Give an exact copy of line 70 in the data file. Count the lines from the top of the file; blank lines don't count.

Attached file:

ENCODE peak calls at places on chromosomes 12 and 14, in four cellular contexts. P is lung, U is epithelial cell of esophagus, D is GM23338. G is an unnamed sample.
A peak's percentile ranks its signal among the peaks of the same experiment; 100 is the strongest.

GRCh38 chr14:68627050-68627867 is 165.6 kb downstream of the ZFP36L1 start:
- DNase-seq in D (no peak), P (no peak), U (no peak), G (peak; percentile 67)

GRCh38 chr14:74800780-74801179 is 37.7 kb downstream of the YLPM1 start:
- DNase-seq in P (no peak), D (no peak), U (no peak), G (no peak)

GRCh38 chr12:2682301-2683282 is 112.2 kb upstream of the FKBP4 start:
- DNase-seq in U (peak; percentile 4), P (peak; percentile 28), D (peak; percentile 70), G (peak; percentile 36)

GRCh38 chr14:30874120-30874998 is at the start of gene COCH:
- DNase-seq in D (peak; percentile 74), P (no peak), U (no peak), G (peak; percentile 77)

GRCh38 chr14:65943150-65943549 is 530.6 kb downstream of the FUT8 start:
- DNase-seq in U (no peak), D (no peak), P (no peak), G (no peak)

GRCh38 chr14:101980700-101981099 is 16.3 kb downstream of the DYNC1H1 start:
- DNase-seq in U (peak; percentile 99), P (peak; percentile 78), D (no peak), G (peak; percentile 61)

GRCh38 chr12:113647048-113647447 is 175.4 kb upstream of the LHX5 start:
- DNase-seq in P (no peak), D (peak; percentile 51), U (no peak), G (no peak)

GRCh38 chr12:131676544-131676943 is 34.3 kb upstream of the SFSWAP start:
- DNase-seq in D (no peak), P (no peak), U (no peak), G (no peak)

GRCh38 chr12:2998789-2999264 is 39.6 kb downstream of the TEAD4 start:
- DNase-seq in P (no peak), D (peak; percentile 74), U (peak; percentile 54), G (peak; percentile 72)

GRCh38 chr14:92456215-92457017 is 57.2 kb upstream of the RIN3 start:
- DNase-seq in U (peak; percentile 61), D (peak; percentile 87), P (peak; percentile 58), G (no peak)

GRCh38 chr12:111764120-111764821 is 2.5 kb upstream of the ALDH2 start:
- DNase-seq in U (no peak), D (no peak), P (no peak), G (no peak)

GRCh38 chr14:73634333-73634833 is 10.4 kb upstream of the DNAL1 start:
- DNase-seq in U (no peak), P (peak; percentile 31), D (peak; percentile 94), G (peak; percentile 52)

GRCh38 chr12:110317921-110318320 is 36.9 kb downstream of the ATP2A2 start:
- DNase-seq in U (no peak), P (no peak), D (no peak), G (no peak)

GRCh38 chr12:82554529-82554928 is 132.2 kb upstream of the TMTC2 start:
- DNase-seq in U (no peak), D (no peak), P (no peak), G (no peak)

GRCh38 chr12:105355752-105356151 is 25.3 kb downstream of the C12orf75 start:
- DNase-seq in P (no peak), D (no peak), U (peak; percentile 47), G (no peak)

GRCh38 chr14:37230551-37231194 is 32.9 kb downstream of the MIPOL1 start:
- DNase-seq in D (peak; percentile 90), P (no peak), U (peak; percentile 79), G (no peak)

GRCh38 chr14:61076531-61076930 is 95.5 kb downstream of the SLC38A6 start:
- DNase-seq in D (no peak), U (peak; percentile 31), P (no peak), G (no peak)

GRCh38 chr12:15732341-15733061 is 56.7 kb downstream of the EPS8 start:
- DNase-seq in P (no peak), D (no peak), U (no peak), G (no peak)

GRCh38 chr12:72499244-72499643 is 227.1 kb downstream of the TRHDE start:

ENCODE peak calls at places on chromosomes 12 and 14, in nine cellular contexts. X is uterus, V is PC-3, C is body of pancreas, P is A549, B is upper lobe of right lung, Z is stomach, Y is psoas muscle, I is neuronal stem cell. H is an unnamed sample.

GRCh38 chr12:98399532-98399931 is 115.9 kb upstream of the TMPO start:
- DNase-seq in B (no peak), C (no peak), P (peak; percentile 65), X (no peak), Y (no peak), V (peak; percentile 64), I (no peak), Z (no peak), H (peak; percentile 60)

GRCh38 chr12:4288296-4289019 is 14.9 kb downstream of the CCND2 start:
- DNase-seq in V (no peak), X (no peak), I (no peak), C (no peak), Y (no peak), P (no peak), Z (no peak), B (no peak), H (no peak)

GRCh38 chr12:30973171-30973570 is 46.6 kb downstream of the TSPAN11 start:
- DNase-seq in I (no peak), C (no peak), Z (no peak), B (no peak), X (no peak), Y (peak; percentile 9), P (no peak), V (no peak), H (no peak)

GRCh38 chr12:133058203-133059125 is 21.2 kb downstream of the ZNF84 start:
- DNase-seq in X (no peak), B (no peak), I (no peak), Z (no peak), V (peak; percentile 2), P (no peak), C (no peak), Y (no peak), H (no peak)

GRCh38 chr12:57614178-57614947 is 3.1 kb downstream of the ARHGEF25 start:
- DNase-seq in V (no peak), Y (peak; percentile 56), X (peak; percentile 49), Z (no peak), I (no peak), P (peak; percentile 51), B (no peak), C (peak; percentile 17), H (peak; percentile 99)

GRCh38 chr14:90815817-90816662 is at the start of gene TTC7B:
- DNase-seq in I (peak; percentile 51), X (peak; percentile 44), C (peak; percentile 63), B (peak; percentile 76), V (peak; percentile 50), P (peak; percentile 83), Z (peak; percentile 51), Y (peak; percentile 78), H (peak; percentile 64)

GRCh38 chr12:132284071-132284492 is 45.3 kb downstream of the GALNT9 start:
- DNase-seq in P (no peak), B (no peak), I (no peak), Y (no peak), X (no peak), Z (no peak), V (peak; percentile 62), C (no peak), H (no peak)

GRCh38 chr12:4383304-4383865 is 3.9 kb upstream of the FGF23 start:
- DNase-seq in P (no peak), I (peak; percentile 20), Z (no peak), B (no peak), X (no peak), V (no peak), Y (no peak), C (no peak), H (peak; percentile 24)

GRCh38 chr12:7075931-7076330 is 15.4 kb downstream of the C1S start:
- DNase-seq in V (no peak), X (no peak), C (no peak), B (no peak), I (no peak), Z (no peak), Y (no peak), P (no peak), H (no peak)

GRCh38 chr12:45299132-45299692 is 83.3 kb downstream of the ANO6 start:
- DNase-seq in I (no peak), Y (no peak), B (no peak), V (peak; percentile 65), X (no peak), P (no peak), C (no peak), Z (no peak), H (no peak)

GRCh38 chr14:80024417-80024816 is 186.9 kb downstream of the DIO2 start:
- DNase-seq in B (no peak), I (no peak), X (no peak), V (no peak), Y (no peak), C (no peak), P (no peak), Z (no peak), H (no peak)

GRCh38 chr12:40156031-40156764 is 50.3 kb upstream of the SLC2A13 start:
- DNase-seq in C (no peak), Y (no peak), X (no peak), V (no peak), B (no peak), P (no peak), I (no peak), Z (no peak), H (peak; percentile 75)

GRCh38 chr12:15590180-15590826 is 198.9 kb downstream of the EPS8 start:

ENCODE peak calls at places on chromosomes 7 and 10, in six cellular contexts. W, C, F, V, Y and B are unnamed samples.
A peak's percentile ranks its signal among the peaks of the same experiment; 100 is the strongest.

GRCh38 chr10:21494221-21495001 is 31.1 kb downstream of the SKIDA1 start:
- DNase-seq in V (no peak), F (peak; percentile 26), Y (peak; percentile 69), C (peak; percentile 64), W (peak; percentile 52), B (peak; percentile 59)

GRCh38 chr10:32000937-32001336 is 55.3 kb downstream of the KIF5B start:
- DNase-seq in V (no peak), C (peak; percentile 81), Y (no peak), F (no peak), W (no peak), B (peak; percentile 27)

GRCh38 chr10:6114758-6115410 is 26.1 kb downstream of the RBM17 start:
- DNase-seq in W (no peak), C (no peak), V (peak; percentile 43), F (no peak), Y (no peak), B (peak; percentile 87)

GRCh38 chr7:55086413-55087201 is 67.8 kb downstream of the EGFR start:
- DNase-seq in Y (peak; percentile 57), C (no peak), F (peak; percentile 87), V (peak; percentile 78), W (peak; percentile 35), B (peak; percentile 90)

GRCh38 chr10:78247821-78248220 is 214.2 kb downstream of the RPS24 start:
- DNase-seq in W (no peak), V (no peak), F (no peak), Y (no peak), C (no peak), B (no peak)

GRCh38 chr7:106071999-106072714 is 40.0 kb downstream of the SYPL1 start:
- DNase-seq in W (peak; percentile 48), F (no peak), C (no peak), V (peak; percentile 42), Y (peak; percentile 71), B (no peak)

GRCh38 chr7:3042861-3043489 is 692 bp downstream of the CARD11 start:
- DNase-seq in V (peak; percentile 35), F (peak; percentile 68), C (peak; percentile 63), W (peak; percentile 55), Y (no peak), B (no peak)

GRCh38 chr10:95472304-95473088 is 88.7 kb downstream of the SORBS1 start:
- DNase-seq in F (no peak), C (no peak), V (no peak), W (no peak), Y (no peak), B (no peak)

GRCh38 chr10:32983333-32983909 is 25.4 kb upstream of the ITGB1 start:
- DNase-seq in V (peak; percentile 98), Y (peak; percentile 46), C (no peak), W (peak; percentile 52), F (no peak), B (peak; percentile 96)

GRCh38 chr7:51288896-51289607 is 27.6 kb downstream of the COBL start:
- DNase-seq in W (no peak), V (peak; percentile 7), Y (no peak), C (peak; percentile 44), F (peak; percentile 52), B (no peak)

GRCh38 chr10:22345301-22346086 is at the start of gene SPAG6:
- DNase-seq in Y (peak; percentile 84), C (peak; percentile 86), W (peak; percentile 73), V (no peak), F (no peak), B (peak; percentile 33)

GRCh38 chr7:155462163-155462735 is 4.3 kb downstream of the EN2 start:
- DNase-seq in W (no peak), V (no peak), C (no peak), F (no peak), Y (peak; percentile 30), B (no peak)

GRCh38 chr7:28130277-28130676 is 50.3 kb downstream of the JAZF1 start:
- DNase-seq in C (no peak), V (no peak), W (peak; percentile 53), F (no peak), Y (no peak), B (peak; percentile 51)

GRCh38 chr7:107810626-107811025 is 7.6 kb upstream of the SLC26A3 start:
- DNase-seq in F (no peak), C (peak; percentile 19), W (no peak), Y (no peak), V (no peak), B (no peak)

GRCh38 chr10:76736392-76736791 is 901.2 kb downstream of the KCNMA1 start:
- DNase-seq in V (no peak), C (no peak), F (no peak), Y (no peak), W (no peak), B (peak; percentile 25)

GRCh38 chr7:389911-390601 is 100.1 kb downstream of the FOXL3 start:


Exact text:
GRCh38 chr10:32000937-32001336 is 55.3 kb downstream of the KIF5B start: